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The State of the Union as Pep Rally and Stump Speech

I’ve made no secret of my complete disdain for the State of the Union address, pointing out that it’s almost entirely made up of empty rhetoric and is a boring and awkward affair for everyone involved. But if finally occurred to me the morning after the most recent one why I hate it so much: It’s a pep rally.

There are two primary reasons, actually. The first is that the speech itself is nothing more than a campaign stump speech, full of shallow applause lines and empty rhetoric. I thus hate it for the same reason that I hate stump speeches, and it doesn’t matter who the candidate is or what party they’re from. In 2008 I covered an Obama campaign rally in Lansing, Michigan as a reporter and spent the entire time cringing as the audience exploded in applause at every trite, focus-group tested catchphrase he threw out.

One of the things he said in his standard stump speech, by the way, was how hopelessly out of touch Hillary Clinton was for supporting an individual mandate to buy health insurance. He had campaign ads running that accused her of hiding the fact that she had such a mandate in her health care plan, which would result in people being penalized and that’s just terrible. When he delivered that line, his cheerleaders roared with approval, just as I’m sure they roar with approval now when he says the exact opposite.

So part of why I hate this speech so much is part of the larger fact that I just plain hate most political rhetoric. It is almost always shallow, overly simplistic and highly dishonest. Much of it has nothing to do with what a candidate or politician actually believes or intends to do. It’s usually just a recitation of bland, misleading buzzwords and catchphrases designed not to illuminate but to disguise and obscure. If you want to figure out what a politician is going to do, pay less attention to the rhetoric and more attention to the agendas of the groups that are their base of support.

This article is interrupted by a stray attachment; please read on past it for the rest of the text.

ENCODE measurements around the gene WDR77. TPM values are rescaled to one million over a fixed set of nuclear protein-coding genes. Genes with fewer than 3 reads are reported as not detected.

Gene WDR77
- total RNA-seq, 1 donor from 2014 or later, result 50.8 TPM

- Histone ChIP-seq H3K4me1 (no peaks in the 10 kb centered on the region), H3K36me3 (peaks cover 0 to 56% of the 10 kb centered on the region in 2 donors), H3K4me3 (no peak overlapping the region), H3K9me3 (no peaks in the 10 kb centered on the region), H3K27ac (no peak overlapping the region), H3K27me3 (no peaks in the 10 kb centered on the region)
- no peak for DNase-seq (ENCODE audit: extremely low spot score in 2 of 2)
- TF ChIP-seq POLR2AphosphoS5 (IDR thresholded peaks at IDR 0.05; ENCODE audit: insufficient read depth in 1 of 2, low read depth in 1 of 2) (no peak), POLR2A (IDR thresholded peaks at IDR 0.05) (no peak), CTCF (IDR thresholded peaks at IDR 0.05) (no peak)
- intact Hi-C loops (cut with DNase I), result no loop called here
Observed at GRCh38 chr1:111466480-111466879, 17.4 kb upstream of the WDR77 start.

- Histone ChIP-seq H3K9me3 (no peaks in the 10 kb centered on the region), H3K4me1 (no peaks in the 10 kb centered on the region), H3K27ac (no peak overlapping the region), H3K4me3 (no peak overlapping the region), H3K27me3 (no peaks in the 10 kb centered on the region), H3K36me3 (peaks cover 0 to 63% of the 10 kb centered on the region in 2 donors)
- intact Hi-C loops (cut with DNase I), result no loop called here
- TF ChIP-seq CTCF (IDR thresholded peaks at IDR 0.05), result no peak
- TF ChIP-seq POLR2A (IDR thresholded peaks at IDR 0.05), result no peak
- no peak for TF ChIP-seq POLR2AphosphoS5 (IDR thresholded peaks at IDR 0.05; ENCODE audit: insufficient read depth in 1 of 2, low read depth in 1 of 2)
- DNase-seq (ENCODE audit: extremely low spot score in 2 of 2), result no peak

But the reason that occurred to me the other day was the pep rally aspect of the whole thing (which is also another reason why I can’t stand campaign speeches). I hated pep rallies when I was in high school. I’m just not a rah rah, support the team kinda guy. Never have been. They set my bullshit meter off in a major way. No, our high school is not the greatest high school in the history of the world. Neither is our country or our state or our city or our favorite team. And frankly, I find that kind of rhetoric a bit creepy.

I’ve often used the phrase “sports fan politics” to describe how Americans tend to think about candidates and parties, which really just describes the tribalism that takes over and short-circuits our ability to think rationally. When someone on our team gets caught doing something wrong, we excuse it away; when someone on the rival team does the same thing, it’s the most horrible thing ever. We do the same thing in politics. When we support a politician, when he’s in our tribe (or we’re in his or hers, I suppose), we excuse away every failure, justify every action, and cheer wildly at everything they say. If that politician is in the other tribe, everything they do is horrible, every idea they have is ridiculous if not outright evil. And we see this play out at the SOTU in obvious ways.

So it isn’t so much the SOTU that bothers me. That’s just the most obvious example. It’s the whole nature of our political discourse. Political rhetoric now most resembles an infomercial, where the audience oohs and aahs at some quasi-charismatic host saying things that vacillate between stupid and dishonest. And as Gretchen pointed out on my Facebook page, this cynicism is the product of my core idealism. I don’t want it to be this way. I want to be able to take the things our political leaders say seriously. Alas, all we are offered, in this speech and most others, is banality.

Comments

  1. Randide, Mais il faut cultiver notre jardin says

    I don’t want it to be this way. I want to be able to take the things our political leaders say seriously.

    *Stands up and applauds for 15 minutes*

  2. doublereed says

    I don’t want it to be this way. I want to be able to take the things our political leaders say seriously.

    *Stands up and applauds for 15 minutes*

    *Sits unmoving in disapproval*